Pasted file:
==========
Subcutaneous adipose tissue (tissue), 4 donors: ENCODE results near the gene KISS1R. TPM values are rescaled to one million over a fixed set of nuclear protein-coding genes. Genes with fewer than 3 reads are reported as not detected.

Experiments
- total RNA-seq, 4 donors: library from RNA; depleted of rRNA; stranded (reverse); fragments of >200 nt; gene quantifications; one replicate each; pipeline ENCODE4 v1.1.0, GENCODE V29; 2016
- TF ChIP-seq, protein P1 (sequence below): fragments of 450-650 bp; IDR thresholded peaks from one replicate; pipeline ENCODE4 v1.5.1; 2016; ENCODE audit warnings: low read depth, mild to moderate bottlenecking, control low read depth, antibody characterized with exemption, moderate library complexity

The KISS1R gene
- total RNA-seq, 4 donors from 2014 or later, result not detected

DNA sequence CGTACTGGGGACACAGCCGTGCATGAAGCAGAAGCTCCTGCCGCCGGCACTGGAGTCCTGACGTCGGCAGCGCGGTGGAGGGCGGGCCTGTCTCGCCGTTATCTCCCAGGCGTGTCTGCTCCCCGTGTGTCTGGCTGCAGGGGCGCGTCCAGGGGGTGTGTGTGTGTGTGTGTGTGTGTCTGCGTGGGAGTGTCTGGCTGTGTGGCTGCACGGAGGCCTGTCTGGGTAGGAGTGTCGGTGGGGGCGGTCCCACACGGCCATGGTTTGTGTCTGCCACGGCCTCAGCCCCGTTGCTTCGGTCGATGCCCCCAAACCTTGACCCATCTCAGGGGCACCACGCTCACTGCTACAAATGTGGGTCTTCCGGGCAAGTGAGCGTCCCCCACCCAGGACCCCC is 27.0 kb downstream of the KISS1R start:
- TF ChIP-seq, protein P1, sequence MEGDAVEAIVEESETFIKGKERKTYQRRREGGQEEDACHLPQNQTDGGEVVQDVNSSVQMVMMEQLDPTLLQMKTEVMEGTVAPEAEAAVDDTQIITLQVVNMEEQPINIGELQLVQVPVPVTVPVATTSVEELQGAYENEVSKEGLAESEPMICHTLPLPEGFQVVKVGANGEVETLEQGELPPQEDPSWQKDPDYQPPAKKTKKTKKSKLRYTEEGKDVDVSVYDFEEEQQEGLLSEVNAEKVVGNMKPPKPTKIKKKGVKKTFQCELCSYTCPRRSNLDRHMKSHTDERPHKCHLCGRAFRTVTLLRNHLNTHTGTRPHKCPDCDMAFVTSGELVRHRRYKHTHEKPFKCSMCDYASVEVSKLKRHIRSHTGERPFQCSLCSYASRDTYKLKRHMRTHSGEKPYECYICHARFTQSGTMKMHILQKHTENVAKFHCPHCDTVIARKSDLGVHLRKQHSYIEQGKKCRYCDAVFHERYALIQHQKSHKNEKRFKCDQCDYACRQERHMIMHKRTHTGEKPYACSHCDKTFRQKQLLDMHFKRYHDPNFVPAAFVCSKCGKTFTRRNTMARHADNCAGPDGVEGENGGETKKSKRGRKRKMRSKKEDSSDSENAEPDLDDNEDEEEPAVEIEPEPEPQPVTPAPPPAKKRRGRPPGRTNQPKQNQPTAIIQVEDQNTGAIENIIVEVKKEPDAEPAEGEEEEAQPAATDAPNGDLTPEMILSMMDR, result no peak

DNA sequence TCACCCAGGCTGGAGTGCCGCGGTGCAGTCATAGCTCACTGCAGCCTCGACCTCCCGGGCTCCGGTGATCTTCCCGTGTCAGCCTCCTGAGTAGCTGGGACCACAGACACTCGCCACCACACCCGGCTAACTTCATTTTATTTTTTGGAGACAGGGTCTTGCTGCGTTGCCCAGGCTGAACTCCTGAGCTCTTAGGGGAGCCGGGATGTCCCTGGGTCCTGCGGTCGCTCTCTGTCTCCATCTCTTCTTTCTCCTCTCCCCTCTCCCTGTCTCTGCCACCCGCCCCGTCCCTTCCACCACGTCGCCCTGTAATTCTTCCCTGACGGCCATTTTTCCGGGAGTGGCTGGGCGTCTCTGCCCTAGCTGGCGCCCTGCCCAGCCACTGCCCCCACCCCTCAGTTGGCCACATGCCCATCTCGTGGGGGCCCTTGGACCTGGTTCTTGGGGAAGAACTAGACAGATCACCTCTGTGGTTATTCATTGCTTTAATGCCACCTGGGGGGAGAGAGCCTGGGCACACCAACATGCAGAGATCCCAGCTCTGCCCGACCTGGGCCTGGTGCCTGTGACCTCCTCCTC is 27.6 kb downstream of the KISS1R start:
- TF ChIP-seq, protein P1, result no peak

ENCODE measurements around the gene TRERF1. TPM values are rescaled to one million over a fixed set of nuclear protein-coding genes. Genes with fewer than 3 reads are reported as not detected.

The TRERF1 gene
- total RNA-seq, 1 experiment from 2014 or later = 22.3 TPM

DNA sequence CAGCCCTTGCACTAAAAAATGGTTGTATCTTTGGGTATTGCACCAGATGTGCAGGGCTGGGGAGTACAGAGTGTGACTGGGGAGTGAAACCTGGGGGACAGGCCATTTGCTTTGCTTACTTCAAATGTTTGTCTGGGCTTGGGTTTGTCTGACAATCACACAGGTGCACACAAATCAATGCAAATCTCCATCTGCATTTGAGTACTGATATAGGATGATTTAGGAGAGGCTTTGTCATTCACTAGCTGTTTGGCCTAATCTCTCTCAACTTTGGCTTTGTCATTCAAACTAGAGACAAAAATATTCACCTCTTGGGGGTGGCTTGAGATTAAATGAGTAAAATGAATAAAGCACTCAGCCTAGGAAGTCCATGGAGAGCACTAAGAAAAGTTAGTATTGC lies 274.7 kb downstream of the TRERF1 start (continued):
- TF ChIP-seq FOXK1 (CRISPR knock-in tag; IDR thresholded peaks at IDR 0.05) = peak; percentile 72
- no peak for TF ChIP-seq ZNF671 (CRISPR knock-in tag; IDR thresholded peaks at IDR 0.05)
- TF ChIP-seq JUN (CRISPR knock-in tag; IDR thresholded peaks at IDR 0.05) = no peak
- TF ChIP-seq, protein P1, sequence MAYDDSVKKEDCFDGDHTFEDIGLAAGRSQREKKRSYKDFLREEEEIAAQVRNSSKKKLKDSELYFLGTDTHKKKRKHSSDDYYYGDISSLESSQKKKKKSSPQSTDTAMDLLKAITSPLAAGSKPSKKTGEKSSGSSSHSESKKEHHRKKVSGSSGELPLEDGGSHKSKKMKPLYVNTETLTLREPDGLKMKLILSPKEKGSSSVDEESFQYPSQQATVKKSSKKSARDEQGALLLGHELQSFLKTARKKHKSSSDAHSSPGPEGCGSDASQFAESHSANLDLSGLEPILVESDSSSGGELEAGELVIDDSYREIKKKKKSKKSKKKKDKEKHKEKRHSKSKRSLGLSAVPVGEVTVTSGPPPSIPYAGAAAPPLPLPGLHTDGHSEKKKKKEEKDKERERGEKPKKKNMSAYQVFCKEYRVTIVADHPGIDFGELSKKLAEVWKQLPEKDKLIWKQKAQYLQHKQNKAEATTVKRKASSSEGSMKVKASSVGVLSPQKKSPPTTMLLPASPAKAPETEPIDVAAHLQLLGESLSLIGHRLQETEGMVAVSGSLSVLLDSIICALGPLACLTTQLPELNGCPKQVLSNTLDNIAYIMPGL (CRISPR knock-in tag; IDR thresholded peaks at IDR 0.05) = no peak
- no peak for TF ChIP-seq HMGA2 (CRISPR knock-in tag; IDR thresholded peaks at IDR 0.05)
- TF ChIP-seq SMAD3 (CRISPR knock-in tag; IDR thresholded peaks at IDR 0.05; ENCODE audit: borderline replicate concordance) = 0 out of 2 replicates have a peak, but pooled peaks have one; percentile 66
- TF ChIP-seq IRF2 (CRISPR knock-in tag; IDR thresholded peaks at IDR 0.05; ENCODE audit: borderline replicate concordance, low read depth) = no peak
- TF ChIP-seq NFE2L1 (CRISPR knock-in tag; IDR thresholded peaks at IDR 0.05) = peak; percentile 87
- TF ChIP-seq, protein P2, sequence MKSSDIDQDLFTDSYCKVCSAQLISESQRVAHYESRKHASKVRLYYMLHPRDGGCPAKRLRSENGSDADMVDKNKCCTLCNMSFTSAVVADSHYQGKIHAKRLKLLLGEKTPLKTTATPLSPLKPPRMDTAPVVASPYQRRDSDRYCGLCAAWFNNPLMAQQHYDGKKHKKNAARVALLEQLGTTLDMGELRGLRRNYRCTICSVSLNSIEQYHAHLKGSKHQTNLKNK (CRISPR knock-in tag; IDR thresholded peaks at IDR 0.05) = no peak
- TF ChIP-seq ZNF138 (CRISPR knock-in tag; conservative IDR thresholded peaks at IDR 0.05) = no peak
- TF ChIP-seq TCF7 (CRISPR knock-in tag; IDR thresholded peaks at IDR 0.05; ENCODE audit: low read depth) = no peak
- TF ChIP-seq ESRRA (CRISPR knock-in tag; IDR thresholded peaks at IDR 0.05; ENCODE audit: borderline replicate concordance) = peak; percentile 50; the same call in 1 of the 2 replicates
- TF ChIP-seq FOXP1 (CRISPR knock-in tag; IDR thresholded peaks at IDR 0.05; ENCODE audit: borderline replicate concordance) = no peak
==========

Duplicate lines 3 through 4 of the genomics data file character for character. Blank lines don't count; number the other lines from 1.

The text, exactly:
- total RNA-seq, 4 donors: library from RNA; depleted of rRNA; stranded (reverse); fragments of >200 nt; gene quantifications; one replicate each; pipeline ENCODE4 v1.1.0, GENCODE V29; 2016
- TF ChIP-seq, protein P1 (sequence below): fragments of 450-650 bp; IDR thresholded peaks from one replicate; pipeline ENCODE4 v1.5.1; 2016; ENCODE audit warnings: low read depth, mild to moderate bottlenecking, control low read depth, antibody characterized with exemption, moderate library complexity